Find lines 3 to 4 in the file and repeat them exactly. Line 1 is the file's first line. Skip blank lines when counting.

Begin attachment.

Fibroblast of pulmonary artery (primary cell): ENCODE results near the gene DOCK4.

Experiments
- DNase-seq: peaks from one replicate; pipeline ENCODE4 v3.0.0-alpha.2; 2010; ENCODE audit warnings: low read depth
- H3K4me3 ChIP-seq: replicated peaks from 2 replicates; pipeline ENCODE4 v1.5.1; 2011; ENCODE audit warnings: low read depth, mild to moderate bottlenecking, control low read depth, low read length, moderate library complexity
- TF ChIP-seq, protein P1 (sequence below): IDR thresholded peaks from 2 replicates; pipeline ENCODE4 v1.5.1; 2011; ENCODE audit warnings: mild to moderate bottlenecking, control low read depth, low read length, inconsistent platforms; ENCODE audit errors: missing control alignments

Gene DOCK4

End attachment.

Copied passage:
- DNase-seq: peaks from one replicate; pipeline ENCODE4 v3.0.0-alpha.2; 2010; ENCODE audit warnings: low read depth
- H3K4me3 ChIP-seq: replicated peaks from 2 replicates; pipeline ENCODE4 v1.5.1; 2011; ENCODE audit warnings: low read depth, mild to moderate bottlenecking, control low read depth, low read length, moderate library complexity